Every year, as September turns into October, Wigtown, which since 1997 has been "Scotland's Book Town", hosts the ten day Wigtown Book Festival. For this short period of time Wigtown becomes the centre of literary interest across Scotland and well beyond it.
Wigtown is a fairly special place for book-lovers at any time of year. With some 30 book-related businesses here including around 20 bookshops, it's been said that this town of some 800 people is also home to a quarter of a million books. During the book festival a further dimension is added by the arrival of up to 10,000 visitors, attracted by the Festival programme and, of course, by the chance to browse through at least some of these books.
So what is on offer at the Wigtown Book Festival? The core of the festival is a programme of events in a variety of venues in an around the town. Most take place in the Festival Marquee erected in the centre of the village, the magnificent County Buildings, or the Bladnoch Distillery, though in 2007 a variety of other venues were used for individual events including Baldoon Castle and a Stena HSS fast ferry from Belfast to Stranraer!
The 2007 festival had a theme that emphasised the links between Scotland and Ireland as a celebration of peace in Northern Ireland, and the opening address was given by Northern Ireland's First Minister. Another theme, "On the Edge", recognised Wigtown's location on the edge of mainland Scotland, and included Lesley Riddoch talking about the Outer Hebrides and Brian Keenan talking about Alaska.
But the themes certainly don't dominate a very varied programme that in 2007 included Jeremy Bowen on his career as a war reporter; Alasdair Grey on his new novel; Sally Magnusson on her book about Eric Liddell; and James May on his TV series and book about the 20th Century.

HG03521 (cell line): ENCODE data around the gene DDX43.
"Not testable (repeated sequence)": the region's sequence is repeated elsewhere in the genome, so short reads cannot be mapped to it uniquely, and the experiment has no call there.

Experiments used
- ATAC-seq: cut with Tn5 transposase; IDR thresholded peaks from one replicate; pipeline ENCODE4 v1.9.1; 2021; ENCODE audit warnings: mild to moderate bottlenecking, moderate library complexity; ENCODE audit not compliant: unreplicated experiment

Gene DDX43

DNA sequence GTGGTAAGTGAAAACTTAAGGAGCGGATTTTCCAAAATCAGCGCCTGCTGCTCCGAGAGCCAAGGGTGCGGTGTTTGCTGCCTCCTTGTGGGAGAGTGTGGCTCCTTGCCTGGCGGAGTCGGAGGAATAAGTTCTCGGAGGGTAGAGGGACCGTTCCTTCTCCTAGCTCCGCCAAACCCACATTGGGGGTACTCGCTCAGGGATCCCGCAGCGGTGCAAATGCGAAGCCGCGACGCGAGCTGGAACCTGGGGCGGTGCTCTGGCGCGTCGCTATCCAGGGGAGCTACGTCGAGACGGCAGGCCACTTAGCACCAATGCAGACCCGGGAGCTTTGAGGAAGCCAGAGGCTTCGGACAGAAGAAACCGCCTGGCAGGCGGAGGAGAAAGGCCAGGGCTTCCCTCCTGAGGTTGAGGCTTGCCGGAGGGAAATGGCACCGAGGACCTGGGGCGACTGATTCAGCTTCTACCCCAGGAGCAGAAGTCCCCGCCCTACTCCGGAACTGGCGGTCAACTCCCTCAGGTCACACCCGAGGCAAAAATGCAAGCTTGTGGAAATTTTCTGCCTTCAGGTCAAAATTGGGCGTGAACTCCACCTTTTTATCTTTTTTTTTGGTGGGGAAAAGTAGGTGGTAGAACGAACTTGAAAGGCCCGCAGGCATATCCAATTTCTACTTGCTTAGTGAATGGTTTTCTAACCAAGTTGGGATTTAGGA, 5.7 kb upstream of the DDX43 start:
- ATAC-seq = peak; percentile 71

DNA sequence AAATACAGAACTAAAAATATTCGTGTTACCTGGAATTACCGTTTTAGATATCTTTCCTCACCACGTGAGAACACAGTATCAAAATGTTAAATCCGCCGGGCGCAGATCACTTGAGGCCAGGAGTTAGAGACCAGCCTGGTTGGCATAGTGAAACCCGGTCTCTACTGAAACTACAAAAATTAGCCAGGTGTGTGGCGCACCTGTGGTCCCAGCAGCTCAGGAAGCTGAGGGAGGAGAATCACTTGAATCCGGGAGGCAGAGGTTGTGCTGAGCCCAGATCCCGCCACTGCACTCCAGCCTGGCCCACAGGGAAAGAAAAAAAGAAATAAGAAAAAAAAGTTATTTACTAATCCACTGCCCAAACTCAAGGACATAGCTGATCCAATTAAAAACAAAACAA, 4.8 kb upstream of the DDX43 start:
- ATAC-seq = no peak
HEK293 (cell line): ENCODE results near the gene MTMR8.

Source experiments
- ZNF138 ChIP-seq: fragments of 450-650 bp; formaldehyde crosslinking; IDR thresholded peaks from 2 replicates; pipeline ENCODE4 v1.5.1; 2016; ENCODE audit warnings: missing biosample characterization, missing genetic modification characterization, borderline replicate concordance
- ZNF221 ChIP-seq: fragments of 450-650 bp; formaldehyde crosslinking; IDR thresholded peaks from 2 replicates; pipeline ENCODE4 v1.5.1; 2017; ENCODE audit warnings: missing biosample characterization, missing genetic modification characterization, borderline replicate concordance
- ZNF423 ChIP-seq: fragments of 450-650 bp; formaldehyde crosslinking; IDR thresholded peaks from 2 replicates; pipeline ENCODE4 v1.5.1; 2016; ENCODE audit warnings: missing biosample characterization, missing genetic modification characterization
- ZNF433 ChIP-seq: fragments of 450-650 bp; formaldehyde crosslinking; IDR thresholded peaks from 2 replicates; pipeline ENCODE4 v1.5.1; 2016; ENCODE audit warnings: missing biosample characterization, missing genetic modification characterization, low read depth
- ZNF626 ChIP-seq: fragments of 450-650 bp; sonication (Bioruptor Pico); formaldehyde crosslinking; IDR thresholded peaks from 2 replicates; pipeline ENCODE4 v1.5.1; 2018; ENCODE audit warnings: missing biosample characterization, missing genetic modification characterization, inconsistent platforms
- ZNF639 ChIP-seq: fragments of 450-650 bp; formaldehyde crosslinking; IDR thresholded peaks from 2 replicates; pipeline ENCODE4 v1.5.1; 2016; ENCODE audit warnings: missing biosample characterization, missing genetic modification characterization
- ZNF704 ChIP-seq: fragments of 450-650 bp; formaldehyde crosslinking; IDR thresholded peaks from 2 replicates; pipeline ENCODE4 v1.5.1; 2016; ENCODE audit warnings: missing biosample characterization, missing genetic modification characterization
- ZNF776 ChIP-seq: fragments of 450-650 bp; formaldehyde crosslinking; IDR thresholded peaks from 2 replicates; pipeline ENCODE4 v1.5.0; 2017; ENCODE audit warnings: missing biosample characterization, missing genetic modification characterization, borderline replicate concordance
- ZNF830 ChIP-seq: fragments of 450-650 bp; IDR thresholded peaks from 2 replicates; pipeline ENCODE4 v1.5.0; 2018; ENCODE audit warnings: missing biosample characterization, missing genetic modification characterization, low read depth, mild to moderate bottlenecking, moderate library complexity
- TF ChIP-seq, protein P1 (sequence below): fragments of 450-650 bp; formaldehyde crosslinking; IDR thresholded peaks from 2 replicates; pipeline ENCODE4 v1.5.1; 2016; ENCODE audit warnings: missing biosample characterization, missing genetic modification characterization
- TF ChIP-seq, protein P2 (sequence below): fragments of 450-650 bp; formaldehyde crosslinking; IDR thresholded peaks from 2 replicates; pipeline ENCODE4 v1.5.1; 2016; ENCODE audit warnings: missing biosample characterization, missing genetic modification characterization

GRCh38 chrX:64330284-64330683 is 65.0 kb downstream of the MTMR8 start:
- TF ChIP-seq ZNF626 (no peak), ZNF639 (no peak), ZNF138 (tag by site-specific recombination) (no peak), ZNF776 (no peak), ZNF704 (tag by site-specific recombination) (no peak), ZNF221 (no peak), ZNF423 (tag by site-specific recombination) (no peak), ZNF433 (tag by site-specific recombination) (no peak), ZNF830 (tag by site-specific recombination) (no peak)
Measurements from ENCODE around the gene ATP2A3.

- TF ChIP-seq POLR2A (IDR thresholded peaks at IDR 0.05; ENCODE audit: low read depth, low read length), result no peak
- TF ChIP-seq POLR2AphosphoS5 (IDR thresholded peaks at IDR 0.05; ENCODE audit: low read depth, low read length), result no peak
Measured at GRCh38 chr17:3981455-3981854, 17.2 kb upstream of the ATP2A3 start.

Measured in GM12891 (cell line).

Among the appearances of authors, the 2007 programme also included a number of films such as "Red Road", and items as diverse as a Bird Watching Workshop, and a guided tour of Galloway's amazingly dark night skies, held at Wigtown Harbour.
The trick is simply to make sure you get hold of a copy of the festival programme (contact information and website link on right) and spot what appeals to you: there really is something here for everyone.
All the more so because the main Festival programme is just one part of what is happening in Wigtown during the Book Festival. A Children's Marquee near the County Buildings plays host to a Children's Festival programme, which includes the appearance of a number of children's authors as well as family and "Bookstart" events and the Royal Mail Awards for Scottish Children's Books.
And, like any self-respecting Scottish festival these days, the Wigtown Book Festival comes complete with a Fringe, which is particularly active over the weekends of the festival. In 2007 a van near the County Buildings was home to the book doctor, who was happy to advise on what to read next, or let you have an evaluation of your own writing.
Elsewhere, the Whithorn Events Group gave performances of The Play of St Ninian in the style of a traditional Scottish mummers' play. As the blurb said: "Violence, death and resurrection... in just 15 minutes."
The County Buildings house the support functions for the Festival. Here you find the Festival Box Office, while the first floor is home to the Festival Cafe.
In addition to Wigtown's many year-round bookshops, there is also a bookshop open during the period of the Festival selling the books of authors appearing on the programme. This can be found in the bowling club which looks across the bowling green to the County Buildings.